March 21st, 2010 by Christian Seebode

WoHIT 2010 was taking place this week in Barcelona. Seems that Patient Centered Technology received considerable attention. Will come back on this.

I’d like to recite a post by Healt Tech Wire on a panel discussion about the changing relationship between patient and physicianwohit

Technology must assume responsibility here.

I deliberately take out astatement of Antoine Geissbuehler, MD, Service of Medical Informatics at the Geneva University Hospitals

“Not everybody is ready to give up a part of his or her own privacy to make eHealth happen. We must establish trust and demonstrate that ICT brings added value in order to overcome the barriers to sharing information,” concluded Geissbuehler. “Moving knowledge without moving people makes sense,” he said. “Countries must avoid becoming e-isolated. But eHealth adoption must be needs rather than technology-driven.”

I kind of subscribe to that. Especially that technology is just a company in a big game of cultural change. Anyway Technology can provide patterns, possibilities and propulsion for that change. A situation that takes it’s only justification from technology seems weird in this area. But there are lots of parameters in this category. Sometimes a development being purely a technological one opens unforeseen possibilities. I recommend to be open first to create creativityand then draw the limits. IT in healtcare is behind because there were so many limitations because of fearing the consquences. That’s the truth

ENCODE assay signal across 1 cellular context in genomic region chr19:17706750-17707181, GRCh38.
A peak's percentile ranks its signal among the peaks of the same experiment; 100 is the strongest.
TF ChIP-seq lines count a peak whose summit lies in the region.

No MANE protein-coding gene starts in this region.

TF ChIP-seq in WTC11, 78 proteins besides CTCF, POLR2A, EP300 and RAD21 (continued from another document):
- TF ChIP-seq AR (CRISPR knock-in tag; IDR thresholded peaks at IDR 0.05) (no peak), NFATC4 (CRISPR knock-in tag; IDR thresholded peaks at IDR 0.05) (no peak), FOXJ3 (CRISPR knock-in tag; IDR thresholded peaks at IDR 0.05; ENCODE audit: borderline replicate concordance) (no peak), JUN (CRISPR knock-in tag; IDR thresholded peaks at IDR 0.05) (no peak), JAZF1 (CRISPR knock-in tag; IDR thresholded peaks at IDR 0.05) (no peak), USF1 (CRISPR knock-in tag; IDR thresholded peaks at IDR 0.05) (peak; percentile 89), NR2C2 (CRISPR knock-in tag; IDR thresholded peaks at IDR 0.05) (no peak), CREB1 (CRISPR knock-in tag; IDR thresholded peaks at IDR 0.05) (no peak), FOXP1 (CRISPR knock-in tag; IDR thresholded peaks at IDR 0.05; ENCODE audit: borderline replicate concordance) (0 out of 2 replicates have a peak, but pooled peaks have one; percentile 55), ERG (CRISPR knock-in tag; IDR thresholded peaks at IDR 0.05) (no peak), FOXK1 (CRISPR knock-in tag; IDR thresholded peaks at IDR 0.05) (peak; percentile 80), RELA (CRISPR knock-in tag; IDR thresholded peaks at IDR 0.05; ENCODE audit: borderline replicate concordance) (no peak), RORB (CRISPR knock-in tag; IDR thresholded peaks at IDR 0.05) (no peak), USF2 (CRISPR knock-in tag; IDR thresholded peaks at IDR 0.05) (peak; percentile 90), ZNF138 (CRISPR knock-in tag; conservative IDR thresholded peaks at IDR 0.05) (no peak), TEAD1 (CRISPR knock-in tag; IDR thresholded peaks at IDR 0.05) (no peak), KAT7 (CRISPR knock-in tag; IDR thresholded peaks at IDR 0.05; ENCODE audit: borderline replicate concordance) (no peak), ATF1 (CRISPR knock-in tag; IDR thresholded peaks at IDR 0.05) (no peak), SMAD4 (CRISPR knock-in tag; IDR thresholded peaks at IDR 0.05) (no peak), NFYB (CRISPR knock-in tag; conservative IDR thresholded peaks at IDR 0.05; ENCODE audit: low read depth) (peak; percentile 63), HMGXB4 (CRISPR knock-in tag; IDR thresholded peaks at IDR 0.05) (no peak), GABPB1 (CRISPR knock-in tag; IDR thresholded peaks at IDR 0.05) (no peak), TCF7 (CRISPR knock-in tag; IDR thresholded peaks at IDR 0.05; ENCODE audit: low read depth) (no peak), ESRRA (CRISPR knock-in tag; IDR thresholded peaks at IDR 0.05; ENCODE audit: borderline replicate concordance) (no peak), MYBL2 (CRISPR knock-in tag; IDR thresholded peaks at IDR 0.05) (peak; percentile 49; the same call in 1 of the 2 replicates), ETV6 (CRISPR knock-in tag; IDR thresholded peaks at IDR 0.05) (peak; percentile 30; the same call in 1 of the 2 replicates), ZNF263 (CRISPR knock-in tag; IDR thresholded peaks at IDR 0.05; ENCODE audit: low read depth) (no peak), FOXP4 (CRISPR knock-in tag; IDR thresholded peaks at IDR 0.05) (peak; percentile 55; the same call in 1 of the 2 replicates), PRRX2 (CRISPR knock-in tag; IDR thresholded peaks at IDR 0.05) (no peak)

2 Responses to “Expert panel advises countries against becoming “e-isolated”; patients takes center stage in future healthcare”
sprawl says:

I didn’t understand the concluding part of your article, could you please explain it more?

Yes, shure. Sorry for being a bit verbose. Without being fully convinced i think technology can sometimes provide a new way to drive change. Consider social networks. They are successful because people like to communicate with each other. People benefit and risk a lot. But maybe they don’t !? Within the frontiers of strict privacy noone would benefit from social networks. But this is not happening. The world changes together with the notion of risk and privacy. At least for the users of social networks. Does this apply to medicine ? I don’t know. My observation is that much of the possible progress in eHealth is hindered by not letting change happen while sticking to traditional values. No risk no progress. Not in medicine.

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